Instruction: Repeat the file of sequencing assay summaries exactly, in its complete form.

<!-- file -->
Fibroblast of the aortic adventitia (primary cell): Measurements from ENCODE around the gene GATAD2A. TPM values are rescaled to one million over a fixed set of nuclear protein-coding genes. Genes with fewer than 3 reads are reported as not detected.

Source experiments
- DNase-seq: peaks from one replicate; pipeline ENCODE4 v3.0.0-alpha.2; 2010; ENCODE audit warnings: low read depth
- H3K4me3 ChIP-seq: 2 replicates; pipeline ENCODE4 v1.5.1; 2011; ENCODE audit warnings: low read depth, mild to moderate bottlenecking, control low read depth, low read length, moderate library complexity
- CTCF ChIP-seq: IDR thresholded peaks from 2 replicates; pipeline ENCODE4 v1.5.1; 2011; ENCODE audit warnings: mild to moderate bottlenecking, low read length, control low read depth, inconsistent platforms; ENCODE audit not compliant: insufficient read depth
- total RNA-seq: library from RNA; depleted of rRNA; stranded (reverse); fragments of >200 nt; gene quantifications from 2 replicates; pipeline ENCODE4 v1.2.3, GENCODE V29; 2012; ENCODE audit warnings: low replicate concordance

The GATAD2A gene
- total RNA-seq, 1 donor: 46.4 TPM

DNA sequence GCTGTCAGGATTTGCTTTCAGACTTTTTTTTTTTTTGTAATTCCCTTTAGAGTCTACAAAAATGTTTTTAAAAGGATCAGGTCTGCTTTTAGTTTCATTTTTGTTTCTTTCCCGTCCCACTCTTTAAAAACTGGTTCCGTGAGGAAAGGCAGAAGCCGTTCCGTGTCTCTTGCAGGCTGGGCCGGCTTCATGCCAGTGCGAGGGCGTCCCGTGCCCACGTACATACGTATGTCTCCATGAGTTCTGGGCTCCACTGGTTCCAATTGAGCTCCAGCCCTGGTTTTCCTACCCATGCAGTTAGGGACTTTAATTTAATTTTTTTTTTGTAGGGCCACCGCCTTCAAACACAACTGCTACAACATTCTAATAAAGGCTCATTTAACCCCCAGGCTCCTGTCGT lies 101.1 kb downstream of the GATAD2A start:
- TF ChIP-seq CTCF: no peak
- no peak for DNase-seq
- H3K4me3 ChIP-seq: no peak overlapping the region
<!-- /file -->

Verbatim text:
Fibroblast of the aortic adventitia (primary cell): Measurements from ENCODE around the gene GATAD2A. TPM values are rescaled to one million over a fixed set of nuclear protein-coding genes. Genes with fewer than 3 reads are reported as not detected.

Source experiments
- DNase-seq: peaks from one replicate; pipeline ENCODE4 v3.0.0-alpha.2; 2010; ENCODE audit warnings: low read depth
- H3K4me3 ChIP-seq: 2 replicates; pipeline ENCODE4 v1.5.1; 2011; ENCODE audit warnings: low read depth, mild to moderate bottlenecking, control low read depth, low read length, moderate library complexity
- CTCF ChIP-seq: IDR thresholded peaks from 2 replicates; pipeline ENCODE4 v1.5.1; 2011; ENCODE audit warnings: mild to moderate bottlenecking, low read length, control low read depth, inconsistent platforms; ENCODE audit not compliant: insufficient read depth
- total RNA-seq: library from RNA; depleted of rRNA; stranded (reverse); fragments of >200 nt; gene quantifications from 2 replicates; pipeline ENCODE4 v1.2.3, GENCODE V29; 2012; ENCODE audit warnings: low replicate concordance

The GATAD2A gene
- total RNA-seq, 1 donor: 46.4 TPM

DNA sequence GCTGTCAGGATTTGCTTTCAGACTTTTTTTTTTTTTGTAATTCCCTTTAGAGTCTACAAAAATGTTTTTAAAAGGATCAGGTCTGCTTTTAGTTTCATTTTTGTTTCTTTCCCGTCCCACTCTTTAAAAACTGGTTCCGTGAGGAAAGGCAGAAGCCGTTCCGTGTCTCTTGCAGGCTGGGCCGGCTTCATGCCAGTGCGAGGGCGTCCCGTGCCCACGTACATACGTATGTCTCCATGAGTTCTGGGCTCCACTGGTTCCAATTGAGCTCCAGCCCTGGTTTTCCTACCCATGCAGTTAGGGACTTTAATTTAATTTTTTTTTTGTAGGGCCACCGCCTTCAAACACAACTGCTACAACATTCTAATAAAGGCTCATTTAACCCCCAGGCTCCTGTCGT lies 101.1 kb downstream of the GATAD2A start:
- TF ChIP-seq CTCF: no peak
- no peak for DNase-seq
- H3K4me3 ChIP-seq: no peak overlapping the region